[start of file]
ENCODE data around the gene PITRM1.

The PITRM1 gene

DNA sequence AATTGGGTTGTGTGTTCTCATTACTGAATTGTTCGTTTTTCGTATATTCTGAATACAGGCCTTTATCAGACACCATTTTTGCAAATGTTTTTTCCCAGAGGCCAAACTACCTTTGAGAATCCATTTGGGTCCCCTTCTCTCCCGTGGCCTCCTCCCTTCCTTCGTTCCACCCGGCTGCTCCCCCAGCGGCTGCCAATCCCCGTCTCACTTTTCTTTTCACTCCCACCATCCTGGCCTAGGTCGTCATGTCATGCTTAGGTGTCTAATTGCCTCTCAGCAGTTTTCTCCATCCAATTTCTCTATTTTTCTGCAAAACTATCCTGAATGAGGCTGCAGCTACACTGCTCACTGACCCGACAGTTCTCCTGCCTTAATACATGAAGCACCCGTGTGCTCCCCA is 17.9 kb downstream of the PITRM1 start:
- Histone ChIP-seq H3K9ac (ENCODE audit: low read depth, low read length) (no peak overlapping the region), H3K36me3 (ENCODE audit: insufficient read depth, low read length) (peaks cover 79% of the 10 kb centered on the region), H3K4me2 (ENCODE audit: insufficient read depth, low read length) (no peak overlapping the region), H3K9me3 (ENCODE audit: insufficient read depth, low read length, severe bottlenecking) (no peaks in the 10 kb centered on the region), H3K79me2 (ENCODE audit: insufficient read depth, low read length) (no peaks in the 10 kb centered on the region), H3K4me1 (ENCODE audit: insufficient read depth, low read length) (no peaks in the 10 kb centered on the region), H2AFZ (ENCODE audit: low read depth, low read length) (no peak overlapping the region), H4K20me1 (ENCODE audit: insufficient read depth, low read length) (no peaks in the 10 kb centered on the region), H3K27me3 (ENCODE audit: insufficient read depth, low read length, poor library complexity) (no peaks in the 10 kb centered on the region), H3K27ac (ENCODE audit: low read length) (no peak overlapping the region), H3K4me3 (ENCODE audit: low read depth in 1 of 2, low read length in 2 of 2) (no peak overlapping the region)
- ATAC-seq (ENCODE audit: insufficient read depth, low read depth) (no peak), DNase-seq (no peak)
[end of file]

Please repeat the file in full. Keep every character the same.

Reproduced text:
ENCODE data around the gene PITRM1.

The PITRM1 gene

DNA sequence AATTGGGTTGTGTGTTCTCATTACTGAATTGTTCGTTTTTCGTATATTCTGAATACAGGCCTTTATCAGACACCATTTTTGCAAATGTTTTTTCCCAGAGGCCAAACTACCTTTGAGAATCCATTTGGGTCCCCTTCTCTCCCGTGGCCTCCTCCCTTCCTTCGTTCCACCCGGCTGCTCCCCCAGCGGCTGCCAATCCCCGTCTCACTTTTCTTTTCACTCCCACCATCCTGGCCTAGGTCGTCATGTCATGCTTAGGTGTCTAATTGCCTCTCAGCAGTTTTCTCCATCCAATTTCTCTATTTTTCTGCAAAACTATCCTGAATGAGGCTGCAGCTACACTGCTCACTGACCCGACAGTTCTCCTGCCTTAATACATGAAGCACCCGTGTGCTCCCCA is 17.9 kb downstream of the PITRM1 start:
- Histone ChIP-seq H3K9ac (ENCODE audit: low read depth, low read length) (no peak overlapping the region), H3K36me3 (ENCODE audit: insufficient read depth, low read length) (peaks cover 79% of the 10 kb centered on the region), H3K4me2 (ENCODE audit: insufficient read depth, low read length) (no peak overlapping the region), H3K9me3 (ENCODE audit: insufficient read depth, low read length, severe bottlenecking) (no peaks in the 10 kb centered on the region), H3K79me2 (ENCODE audit: insufficient read depth, low read length) (no peaks in the 10 kb centered on the region), H3K4me1 (ENCODE audit: insufficient read depth, low read length) (no peaks in the 10 kb centered on the region), H2AFZ (ENCODE audit: low read depth, low read length) (no peak overlapping the region), H4K20me1 (ENCODE audit: insufficient read depth, low read length) (no peaks in the 10 kb centered on the region), H3K27me3 (ENCODE audit: insufficient read depth, low read length, poor library complexity) (no peaks in the 10 kb centered on the region), H3K27ac (ENCODE audit: low read length) (no peak overlapping the region), H3K4me3 (ENCODE audit: low read depth in 1 of 2, low read length in 2 of 2) (no peak overlapping the region)
- ATAC-seq (ENCODE audit: insufficient read depth, low read depth) (no peak), DNase-seq (no peak)